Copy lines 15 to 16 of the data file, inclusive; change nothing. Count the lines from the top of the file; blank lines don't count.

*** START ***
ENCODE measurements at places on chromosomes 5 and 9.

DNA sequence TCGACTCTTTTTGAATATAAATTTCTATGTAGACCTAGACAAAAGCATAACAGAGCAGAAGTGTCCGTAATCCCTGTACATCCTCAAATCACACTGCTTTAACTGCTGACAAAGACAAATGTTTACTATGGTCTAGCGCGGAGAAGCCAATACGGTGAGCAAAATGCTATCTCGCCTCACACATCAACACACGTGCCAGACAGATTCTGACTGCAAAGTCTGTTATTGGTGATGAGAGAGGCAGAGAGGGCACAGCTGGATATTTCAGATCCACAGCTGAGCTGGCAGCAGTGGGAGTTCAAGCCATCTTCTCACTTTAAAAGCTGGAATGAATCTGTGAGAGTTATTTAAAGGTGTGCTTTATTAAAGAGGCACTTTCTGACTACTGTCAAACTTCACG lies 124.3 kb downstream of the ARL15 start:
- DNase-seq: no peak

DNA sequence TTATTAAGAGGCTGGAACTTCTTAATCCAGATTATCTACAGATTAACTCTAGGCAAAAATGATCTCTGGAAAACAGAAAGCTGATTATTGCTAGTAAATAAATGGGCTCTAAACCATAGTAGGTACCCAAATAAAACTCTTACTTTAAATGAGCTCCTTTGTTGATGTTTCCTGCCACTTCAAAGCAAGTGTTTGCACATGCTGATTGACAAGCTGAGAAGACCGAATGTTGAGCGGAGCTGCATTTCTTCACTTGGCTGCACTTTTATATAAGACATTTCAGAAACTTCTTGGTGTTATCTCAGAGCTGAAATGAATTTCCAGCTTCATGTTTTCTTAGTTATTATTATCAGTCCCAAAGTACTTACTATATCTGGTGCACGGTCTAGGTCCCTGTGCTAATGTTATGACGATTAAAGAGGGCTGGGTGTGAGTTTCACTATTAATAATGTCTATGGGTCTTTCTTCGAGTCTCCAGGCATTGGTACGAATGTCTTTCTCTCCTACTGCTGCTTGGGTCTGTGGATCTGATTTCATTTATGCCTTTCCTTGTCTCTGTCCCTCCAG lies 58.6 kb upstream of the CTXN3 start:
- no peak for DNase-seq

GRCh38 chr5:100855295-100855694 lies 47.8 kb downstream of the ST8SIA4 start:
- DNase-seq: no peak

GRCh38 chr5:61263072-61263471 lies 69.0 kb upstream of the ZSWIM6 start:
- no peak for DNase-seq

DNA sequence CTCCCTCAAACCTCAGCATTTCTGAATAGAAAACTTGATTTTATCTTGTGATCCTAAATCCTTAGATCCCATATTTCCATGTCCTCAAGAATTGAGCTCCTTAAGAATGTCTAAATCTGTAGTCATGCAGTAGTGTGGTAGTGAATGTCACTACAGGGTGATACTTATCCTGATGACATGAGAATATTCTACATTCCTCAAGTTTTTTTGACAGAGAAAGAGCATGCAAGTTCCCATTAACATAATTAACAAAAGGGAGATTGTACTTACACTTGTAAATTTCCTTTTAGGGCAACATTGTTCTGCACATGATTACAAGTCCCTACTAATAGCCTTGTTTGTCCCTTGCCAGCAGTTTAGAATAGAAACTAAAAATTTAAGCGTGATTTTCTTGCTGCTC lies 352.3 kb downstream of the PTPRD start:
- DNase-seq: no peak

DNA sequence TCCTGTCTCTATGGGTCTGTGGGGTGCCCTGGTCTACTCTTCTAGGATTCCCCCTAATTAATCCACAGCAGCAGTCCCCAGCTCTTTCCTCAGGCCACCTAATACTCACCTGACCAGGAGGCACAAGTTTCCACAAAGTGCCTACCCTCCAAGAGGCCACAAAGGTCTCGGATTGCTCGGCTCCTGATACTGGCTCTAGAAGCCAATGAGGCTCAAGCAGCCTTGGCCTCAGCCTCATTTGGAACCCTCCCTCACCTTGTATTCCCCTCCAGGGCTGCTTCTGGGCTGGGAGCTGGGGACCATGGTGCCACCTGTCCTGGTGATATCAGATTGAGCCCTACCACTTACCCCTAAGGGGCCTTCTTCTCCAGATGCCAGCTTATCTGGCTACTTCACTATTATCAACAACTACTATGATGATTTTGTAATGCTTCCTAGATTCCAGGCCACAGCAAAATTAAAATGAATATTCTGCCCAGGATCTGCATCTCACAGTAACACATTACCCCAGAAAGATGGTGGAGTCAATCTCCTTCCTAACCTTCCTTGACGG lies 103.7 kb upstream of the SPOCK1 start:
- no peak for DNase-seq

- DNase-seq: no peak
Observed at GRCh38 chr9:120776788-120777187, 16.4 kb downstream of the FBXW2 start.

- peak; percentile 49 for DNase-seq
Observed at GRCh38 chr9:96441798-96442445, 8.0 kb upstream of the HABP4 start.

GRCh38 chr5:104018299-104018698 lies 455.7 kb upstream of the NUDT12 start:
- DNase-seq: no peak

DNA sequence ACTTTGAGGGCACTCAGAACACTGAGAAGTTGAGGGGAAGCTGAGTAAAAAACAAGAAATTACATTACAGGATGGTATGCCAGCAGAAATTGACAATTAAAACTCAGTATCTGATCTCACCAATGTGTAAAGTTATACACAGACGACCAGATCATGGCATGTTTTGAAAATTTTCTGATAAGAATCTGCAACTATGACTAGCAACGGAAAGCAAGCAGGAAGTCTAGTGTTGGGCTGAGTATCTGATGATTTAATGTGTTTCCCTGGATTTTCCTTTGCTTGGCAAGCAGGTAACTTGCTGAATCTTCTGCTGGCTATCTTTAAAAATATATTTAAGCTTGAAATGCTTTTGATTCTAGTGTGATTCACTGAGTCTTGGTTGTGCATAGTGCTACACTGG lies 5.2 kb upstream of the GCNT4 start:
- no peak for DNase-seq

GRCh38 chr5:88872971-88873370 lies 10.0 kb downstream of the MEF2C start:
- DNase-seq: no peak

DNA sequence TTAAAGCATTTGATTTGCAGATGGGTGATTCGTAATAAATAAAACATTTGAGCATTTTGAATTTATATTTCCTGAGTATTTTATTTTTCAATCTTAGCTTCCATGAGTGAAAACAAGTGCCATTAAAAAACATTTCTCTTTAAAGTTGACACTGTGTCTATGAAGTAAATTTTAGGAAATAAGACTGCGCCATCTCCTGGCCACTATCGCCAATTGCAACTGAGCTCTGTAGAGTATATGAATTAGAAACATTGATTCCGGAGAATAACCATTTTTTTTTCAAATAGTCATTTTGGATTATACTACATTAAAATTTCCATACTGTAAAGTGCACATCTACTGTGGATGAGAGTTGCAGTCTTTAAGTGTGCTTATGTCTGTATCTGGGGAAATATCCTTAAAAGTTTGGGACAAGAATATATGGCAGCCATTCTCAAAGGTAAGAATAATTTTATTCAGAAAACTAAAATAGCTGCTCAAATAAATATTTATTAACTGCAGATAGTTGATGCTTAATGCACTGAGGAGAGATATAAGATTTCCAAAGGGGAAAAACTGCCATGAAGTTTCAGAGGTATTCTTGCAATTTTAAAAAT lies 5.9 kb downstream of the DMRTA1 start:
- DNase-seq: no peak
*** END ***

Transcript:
Observed at GRCh38 chr9:120776788-120777187, 16.4 kb downstream of the FBXW2 start.

- peak; percentile 49 for DNase-seq